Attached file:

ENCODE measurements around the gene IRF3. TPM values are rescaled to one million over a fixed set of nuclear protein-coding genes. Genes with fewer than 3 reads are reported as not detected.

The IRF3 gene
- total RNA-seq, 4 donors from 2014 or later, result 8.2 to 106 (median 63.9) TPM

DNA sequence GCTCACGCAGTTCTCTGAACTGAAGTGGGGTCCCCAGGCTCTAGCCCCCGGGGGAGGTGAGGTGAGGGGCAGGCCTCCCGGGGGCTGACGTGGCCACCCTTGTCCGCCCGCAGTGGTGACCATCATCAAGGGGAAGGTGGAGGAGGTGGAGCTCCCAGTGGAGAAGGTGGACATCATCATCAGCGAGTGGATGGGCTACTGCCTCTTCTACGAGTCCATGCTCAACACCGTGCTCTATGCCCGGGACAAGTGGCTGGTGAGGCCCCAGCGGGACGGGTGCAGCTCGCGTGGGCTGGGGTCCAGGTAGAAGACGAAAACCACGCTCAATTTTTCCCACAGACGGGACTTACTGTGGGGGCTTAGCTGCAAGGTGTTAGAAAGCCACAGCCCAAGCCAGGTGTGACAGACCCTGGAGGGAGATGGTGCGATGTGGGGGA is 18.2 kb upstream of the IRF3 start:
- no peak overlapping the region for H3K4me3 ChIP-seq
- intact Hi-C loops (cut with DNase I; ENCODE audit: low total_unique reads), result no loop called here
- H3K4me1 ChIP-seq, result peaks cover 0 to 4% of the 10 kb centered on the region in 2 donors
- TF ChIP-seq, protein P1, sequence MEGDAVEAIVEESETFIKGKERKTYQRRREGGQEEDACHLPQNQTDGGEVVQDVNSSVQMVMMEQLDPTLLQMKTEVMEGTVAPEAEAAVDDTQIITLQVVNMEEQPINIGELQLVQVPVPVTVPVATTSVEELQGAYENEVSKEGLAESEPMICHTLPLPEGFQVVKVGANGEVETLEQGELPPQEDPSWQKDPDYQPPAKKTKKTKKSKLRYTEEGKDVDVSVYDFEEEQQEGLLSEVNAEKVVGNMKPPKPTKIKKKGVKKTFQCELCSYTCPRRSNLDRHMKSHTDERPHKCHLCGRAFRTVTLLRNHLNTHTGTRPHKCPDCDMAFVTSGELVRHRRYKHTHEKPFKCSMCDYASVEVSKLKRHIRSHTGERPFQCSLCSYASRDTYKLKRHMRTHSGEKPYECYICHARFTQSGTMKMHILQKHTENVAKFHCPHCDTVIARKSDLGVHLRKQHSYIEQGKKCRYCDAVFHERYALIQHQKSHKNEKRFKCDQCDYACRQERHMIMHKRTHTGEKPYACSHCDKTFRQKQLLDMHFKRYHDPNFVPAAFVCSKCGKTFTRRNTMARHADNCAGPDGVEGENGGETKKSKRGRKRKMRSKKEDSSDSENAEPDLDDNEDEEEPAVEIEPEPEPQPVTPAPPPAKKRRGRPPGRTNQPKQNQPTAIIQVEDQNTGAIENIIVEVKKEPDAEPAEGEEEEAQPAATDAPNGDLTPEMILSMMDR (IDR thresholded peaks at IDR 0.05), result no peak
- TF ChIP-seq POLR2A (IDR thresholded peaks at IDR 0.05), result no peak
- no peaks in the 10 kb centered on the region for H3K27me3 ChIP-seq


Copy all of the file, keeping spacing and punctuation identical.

ENCODE measurements around the gene IRF3. TPM values are rescaled to one million over a fixed set of nuclear protein-coding genes. Genes with fewer than 3 reads are reported as not detected.

The IRF3 gene
- total RNA-seq, 4 donors from 2014 or later, result 8.2 to 106 (median 63.9) TPM

DNA sequence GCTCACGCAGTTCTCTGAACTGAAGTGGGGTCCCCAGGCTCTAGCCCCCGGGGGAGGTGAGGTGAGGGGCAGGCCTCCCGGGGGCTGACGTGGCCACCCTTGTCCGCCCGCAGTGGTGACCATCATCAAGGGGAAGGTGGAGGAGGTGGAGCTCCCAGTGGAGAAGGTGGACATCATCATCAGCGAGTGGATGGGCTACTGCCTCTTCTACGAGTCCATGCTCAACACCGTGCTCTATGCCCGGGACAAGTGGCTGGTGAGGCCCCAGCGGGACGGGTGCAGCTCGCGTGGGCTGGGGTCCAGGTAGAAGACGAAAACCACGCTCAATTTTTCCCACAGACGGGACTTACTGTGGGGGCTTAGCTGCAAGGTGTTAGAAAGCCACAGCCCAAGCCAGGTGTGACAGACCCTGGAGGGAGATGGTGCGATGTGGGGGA is 18.2 kb upstream of the IRF3 start:
- no peak overlapping the region for H3K4me3 ChIP-seq
- intact Hi-C loops (cut with DNase I; ENCODE audit: low total_unique reads), result no loop called here
- H3K4me1 ChIP-seq, result peaks cover 0 to 4% of the 10 kb centered on the region in 2 donors
- TF ChIP-seq, protein P1, sequence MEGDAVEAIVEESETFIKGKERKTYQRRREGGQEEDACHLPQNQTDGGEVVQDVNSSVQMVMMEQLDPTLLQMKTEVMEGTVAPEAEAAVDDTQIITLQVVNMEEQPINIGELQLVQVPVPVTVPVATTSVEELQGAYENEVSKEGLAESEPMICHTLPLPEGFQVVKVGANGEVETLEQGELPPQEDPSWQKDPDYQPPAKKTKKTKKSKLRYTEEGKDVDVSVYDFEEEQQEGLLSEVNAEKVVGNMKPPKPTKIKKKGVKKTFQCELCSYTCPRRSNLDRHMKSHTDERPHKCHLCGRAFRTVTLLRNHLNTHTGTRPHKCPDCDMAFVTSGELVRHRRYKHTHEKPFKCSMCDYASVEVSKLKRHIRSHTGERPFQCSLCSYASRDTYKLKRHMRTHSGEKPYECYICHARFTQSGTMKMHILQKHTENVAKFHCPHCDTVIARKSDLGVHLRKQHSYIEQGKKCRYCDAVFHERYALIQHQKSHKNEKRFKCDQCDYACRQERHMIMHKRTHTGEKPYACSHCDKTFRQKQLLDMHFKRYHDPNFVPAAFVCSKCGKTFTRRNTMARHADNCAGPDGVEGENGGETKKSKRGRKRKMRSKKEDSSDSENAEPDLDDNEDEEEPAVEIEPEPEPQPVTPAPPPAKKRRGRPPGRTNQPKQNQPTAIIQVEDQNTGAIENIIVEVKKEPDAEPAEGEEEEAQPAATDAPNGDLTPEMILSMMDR (IDR thresholded peaks at IDR 0.05), result no peak
- TF ChIP-seq POLR2A (IDR thresholded peaks at IDR 0.05), result no peak
- no peaks in the 10 kb centered on the region for H3K27me3 ChIP-seq